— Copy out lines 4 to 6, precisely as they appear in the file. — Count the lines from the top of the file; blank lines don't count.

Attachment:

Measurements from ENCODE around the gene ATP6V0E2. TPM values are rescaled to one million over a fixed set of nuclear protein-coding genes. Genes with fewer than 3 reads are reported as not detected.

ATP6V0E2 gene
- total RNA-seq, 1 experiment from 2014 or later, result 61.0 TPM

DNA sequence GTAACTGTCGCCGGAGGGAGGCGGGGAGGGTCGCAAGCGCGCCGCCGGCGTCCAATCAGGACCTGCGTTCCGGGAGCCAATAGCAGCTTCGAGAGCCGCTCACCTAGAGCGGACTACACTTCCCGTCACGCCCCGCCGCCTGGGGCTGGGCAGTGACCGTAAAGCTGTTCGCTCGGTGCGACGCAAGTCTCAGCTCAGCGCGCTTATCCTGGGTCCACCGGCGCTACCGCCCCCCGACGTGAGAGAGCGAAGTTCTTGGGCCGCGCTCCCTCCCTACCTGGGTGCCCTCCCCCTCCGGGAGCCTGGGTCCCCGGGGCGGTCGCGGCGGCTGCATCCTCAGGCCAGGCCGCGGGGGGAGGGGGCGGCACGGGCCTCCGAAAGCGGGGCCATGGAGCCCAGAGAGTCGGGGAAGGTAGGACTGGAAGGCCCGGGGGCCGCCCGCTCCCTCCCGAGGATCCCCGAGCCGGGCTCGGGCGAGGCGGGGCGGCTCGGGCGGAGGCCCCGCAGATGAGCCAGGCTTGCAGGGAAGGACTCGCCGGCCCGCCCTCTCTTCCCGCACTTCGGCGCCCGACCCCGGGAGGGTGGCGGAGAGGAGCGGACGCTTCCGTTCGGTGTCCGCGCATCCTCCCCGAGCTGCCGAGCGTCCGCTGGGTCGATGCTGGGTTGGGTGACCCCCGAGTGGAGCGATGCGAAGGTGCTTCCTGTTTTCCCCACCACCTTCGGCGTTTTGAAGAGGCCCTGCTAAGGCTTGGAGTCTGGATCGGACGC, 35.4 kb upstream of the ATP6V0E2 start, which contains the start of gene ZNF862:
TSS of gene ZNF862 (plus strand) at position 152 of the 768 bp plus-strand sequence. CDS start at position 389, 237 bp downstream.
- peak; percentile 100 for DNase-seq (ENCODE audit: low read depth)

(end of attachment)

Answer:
DNA sequence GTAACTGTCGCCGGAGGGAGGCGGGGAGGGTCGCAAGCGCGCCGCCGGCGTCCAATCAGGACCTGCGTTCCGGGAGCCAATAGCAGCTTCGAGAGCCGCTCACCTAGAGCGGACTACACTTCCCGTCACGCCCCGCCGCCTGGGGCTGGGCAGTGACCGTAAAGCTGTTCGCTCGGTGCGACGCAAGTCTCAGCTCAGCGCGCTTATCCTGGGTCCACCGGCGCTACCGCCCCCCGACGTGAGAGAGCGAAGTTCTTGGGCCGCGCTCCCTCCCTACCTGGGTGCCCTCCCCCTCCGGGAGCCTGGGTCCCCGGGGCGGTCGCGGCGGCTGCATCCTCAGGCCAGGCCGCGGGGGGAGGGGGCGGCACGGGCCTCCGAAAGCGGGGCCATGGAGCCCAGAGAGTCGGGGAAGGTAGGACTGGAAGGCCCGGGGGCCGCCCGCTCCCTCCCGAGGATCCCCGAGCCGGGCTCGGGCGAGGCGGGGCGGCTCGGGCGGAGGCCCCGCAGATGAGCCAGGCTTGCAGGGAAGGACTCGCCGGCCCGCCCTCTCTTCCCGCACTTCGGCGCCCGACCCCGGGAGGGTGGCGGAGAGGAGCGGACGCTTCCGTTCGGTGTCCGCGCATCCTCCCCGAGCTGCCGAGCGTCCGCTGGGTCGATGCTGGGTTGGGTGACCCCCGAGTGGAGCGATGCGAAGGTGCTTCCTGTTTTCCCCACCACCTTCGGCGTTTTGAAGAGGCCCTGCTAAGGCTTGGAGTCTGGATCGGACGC, 35.4 kb upstream of the ATP6V0E2 start, which contains the start of gene ZNF862:
TSS of gene ZNF862 (plus strand) at position 152 of the 768 bp plus-strand sequence. CDS start at position 389, 237 bp downstream.
- peak; percentile 100 for DNase-seq (ENCODE audit: low read depth)